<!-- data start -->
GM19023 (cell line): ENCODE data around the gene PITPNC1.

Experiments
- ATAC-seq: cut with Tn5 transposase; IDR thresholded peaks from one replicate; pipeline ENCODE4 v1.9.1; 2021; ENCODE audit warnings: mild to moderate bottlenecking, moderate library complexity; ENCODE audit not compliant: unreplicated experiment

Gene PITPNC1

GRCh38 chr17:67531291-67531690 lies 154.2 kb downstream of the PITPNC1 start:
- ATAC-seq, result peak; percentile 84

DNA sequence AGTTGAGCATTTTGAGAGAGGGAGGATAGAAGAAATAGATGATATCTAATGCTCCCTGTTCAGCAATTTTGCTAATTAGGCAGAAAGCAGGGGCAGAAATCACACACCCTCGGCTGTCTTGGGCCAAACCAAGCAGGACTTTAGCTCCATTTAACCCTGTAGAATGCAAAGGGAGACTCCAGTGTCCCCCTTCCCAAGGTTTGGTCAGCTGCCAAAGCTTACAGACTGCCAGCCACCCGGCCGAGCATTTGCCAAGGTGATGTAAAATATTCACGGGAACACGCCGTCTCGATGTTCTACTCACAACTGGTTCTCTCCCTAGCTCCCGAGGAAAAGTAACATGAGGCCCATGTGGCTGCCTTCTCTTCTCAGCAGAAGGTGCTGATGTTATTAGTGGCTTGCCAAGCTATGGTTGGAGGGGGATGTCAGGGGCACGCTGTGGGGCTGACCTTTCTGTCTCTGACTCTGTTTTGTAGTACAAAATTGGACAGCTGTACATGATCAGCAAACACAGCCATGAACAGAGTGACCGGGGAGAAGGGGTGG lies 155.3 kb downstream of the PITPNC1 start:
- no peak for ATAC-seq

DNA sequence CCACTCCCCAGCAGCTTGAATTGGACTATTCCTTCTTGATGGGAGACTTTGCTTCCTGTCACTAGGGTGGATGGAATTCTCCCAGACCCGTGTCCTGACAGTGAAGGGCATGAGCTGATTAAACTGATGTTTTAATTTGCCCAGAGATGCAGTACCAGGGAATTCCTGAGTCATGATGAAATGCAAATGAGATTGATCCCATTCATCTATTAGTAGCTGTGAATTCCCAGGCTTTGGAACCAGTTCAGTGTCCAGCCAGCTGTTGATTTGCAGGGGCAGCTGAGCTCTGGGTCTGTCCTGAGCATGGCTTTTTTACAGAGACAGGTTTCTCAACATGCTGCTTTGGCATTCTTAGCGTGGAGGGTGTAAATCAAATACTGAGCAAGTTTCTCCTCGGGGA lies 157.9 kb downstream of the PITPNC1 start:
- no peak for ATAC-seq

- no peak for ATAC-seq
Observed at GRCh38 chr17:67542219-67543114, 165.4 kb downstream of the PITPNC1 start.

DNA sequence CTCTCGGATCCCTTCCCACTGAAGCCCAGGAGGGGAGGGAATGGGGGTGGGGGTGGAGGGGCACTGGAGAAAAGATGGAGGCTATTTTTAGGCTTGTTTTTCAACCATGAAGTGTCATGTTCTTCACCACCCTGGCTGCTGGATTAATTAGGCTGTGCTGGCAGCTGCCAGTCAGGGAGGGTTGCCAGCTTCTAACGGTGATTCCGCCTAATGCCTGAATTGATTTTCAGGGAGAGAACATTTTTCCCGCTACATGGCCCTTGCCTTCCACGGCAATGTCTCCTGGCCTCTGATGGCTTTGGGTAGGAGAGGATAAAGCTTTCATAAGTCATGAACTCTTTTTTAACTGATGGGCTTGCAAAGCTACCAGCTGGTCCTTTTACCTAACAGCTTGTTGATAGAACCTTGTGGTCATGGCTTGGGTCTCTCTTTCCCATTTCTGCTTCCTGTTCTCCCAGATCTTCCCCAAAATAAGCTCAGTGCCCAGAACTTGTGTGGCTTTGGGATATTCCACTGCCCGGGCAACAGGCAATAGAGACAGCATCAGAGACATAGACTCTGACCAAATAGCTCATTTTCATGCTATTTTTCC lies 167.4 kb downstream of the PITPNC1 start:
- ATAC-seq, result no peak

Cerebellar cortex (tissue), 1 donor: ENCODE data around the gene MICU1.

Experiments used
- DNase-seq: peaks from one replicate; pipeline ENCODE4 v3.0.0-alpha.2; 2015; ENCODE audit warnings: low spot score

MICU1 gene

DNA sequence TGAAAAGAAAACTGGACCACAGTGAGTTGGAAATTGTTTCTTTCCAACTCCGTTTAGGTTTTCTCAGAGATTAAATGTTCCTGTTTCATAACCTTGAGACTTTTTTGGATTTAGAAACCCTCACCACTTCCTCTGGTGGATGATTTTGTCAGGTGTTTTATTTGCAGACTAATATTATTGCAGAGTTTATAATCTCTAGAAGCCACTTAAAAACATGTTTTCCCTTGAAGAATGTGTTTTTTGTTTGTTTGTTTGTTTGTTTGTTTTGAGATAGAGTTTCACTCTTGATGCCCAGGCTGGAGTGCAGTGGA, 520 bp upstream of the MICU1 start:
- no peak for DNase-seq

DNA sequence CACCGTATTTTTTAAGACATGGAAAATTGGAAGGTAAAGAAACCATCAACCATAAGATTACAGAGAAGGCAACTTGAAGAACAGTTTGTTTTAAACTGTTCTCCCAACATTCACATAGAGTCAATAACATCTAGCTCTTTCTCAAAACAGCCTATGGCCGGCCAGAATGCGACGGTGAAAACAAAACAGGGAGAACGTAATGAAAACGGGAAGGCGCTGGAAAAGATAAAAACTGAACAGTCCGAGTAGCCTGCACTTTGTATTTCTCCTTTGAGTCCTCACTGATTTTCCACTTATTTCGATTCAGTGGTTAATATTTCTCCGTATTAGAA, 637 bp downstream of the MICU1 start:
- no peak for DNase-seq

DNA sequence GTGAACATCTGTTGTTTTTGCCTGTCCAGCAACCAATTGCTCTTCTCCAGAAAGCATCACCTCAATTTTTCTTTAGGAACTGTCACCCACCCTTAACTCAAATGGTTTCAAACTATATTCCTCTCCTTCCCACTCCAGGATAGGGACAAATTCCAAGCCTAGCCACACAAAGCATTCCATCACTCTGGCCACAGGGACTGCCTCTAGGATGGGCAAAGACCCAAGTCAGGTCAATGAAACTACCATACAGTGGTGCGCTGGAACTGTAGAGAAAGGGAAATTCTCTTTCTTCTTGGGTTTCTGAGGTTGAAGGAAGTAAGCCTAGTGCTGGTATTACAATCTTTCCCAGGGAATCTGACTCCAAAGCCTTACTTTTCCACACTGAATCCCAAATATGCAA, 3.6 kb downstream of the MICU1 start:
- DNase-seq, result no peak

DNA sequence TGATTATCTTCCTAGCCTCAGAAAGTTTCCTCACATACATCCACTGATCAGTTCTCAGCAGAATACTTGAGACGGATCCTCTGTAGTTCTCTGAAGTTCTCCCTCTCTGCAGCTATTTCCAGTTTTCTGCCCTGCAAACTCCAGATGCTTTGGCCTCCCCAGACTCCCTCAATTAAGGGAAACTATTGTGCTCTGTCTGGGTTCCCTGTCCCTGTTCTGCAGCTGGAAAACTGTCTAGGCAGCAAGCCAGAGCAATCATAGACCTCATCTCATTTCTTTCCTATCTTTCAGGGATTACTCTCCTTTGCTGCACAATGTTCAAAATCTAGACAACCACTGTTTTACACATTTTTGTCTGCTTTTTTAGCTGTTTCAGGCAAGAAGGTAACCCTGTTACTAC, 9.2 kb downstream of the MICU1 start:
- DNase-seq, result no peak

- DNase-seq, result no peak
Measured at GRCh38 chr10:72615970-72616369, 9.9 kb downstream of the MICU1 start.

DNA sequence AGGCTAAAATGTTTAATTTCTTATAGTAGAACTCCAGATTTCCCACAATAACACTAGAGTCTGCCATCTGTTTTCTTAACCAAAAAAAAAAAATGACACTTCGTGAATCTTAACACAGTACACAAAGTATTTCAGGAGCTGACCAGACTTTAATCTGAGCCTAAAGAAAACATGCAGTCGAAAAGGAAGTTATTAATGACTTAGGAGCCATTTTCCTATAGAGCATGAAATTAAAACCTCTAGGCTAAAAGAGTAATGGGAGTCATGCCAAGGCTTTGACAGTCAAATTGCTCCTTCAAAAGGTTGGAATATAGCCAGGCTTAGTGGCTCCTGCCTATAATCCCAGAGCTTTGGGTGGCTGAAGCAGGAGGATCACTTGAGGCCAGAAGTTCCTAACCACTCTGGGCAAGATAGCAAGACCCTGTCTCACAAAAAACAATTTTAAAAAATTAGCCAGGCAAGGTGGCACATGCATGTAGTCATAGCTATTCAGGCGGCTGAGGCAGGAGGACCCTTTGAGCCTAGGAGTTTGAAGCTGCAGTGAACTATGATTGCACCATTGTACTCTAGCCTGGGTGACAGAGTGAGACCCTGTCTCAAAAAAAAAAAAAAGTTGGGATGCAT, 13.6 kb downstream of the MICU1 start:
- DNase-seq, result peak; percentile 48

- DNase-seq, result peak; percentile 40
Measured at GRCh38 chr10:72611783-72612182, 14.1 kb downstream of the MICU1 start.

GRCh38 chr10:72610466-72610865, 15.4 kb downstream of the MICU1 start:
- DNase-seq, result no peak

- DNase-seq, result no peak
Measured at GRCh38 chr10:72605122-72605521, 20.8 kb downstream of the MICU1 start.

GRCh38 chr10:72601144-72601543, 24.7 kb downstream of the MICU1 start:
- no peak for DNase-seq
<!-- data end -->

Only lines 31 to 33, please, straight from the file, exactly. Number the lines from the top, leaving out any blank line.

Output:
- DNase-seq, result peak; percentile 40
Measured at GRCh38 chr10:72611783-72612182, 14.1 kb downstream of the MICU1 start.

GRCh38 chr10:72610466-72610865, 15.4 kb downstream of the MICU1 start: